AAS 301-001:  Introduction to the African Diaspora
Instructor:  Kamahra Ewing    
Meeting Times: Online, TR 11:00-12:15PM

The course will explore the making of the African Diaspora in the Atlantic and Indian Ocean worlds through a combination of historical and ethnographic studies. How did men and women of African descent come to populate and shape the cultures, economies, and politics of the Americas and South Asia? The course will begin with an examination of African cultures in the centuries leading up to European colonization of the Americas and the advent of the Atlantic slave trade. The spread of Islam and Christianity and the growth of empires in East and West Africa will be discussed as part of understanding the traditions and practices which Africans brought with them to the Americas and throughout the Indian Ocean world. We will look at the development of the African Diaspora in the Middle East and South Asia in order to more fully contextualize the western development of the diaspora. The course ends with an examination of African Americans in the United States.

AAS 328-001 (also GEO 328):  Geography of Middle East and North Africa
Instructor:  TBD   
Meeting Times: MWF 1:00-1:50PM

A comprehensive regional overview, emphasizing cultural adaptation to desert environments. The interrelationships among religions, cultures, and the physical environment will be examined, along with the region’s position and influence in the global system.

AAS 360-001 (also HIS 360):  Race and Sports in America
Instructor:  Derrick White
Meeting Times:  Online,  TR 12:30-1:45PM

This course examines the historical and contemporary sporting experiences of the Black Americans by using sports history as a critical lens. The class will begin by evaluating race and sports in slavery and freedom, and then explore African Americans' attempts to actualize freedom on playing fields, tracks, arenas, and rings. When Black sporting aspirations were thwarted by racism, we will examine the creation of parallel Black institutions in football, basketball, and baseball. Next, we will analyze the effects of integration on the sporting world. After providing a thorough historical background, the class will survey how race functions in the contemporary sporting landscape.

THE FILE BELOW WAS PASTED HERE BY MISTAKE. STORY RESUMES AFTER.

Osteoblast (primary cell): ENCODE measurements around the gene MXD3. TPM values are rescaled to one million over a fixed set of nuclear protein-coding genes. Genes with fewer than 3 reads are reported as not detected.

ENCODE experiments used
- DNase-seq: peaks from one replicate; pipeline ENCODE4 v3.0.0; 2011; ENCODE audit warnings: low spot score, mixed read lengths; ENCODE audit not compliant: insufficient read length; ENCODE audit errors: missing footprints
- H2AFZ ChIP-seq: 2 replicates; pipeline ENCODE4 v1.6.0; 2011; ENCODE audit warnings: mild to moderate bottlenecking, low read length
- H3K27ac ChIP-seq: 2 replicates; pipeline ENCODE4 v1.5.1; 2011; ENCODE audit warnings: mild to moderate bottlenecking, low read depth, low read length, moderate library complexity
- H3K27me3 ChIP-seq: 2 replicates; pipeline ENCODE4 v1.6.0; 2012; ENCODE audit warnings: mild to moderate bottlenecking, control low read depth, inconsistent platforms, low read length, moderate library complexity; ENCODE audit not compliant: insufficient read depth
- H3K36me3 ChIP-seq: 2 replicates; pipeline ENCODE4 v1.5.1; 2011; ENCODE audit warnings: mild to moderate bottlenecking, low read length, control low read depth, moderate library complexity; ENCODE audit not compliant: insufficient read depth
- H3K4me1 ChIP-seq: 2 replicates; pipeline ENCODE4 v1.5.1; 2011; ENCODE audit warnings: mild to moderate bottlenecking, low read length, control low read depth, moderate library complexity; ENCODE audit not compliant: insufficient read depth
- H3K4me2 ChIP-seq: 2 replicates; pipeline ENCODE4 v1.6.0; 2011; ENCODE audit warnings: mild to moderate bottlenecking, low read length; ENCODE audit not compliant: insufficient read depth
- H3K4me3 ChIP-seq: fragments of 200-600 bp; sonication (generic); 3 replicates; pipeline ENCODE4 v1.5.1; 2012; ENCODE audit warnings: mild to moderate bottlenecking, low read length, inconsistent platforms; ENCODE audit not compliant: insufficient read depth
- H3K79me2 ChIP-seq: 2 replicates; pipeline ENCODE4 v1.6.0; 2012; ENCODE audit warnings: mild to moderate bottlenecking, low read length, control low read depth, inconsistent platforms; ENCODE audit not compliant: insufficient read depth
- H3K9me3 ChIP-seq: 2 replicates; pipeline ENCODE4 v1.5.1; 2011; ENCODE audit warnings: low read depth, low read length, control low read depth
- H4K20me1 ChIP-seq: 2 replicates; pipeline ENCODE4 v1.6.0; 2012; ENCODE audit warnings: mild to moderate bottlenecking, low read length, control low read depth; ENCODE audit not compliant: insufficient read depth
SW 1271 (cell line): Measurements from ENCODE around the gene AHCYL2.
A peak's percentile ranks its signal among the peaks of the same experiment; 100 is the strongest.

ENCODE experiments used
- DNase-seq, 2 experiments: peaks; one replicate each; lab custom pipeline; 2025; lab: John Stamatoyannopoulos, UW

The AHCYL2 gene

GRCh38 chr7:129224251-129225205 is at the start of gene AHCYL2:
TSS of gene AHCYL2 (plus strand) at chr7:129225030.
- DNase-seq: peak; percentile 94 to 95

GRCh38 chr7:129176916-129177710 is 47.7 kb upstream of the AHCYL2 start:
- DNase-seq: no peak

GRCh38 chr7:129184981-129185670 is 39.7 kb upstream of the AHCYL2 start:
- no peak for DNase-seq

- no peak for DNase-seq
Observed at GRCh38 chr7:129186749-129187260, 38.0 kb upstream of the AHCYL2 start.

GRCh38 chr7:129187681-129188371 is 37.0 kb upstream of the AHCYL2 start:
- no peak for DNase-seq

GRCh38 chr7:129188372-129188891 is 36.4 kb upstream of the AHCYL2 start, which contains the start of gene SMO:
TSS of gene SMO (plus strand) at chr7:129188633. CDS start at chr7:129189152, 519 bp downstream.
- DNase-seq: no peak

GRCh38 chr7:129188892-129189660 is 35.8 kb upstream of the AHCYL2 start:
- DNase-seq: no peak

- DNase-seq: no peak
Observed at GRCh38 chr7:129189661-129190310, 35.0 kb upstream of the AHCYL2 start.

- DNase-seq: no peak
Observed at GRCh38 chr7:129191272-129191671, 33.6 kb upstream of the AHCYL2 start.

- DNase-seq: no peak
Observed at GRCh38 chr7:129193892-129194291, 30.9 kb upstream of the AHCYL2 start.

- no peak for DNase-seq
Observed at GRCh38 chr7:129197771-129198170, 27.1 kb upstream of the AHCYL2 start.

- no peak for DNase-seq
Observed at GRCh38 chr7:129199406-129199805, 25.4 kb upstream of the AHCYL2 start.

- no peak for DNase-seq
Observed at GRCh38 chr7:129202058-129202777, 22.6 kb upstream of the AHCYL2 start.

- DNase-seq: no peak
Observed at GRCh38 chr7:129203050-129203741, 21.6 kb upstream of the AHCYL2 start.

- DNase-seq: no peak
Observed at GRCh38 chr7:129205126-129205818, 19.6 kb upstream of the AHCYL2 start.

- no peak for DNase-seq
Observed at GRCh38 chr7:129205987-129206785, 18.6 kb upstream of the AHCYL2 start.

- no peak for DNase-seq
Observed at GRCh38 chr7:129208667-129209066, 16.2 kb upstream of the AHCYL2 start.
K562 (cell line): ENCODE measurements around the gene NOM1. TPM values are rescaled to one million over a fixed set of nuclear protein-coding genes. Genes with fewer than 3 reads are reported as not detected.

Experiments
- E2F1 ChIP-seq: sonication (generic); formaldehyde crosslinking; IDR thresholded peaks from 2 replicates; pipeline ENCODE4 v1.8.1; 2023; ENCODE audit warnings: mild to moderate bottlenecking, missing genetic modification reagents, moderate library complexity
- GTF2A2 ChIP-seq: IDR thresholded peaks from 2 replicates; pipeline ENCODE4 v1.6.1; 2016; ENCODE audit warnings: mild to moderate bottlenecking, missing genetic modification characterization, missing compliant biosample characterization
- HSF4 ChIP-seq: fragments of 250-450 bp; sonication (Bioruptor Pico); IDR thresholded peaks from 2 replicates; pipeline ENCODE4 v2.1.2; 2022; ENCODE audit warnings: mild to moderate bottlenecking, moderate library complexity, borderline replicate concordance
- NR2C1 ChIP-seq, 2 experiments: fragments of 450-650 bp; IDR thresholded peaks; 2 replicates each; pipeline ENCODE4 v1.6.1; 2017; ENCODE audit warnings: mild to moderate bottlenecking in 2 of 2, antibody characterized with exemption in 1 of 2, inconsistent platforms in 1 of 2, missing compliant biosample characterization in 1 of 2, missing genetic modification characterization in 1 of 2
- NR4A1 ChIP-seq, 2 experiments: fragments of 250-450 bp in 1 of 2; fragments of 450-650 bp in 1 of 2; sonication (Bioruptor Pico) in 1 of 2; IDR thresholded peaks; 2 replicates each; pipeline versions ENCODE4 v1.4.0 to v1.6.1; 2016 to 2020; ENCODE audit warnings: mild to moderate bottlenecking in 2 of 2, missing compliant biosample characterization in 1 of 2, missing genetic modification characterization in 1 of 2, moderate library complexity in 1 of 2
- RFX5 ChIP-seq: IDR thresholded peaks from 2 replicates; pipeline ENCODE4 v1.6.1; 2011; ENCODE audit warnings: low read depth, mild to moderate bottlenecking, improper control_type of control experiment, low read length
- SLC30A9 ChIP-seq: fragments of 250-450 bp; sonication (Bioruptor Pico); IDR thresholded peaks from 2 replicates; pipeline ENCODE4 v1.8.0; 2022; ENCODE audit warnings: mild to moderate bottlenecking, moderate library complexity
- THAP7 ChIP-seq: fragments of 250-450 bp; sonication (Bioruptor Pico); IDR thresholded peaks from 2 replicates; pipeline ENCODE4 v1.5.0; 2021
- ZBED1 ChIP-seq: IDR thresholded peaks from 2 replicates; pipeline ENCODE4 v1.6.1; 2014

AAS 400-001 (also ENG 460G-001): Special Topics in AAAS: Black Speculative Fiction
Instructor:  Regina Hamilton    
Meeting Times: Online, MW 3:00-4:15PM

In this course we will be engaging texts within the African American literary tradition that utilize speculative themes and characters as a means of social critique. One of the goals of this course is to consider the speculative within African American literature as more than a set of sporadic quirks or even a loosely constructed sub-genre at the edges of African American literature. Instead we will consider the use of speculative elements within the African American literature as an important tool for representing the realities and absurdities of black life in America. In addition, this course aims to reveal and interpret the important critical work twentieth century authors of African American literature accomplish when they deploy speculative elements in their texts. We will cover fictional works by Pauline Hopkins, George Schuyler, Octavia Butler, Colson Whitehead, and others. Contextualizing our discussion of these authors and their texts, we will also examine the different periods of African American literature, the intersection of race and gender, genre and its limitations, black feminist theory, and writing as a revolutionary act.

AAS 400-002 (also GWS 301): Special Topics in AAAS: Black Girl Studies
Instructor:  Frances Henderson
Meeting Times:  Hybrid,  MWF 12:00-12:50

This course will introduce students to girls studies and will provide an overview of the field with a focus on Black girls’ experience in the United States.  Studying black girls is an important lens through which to understand race, gender, class, sexuality and ability in the USA.  Particular attention will be paid to the impacts of socialization, representation, marginalization and inclusion/exclusion of black girls and young women as they move through the world in a racially gendered body. Central to this will be developing a critical analysis of wider assumptions about seriousness and play, race and privilege, purity, weakness and power. In this course students will be asked to engage in inquiry and dialogue around several areas, including: consumption, representation, violence, subjectivity and black feminist agency, mental health, and black girl magic and joy through an intersectional lens.

AAS 400-003 (also HIS 595):  Special Topics in AAAS:  Reconstructing America
Instructor:  Amy Murrell Taylor
Meeting Times:  Hybrid, R 2:00-4:30PM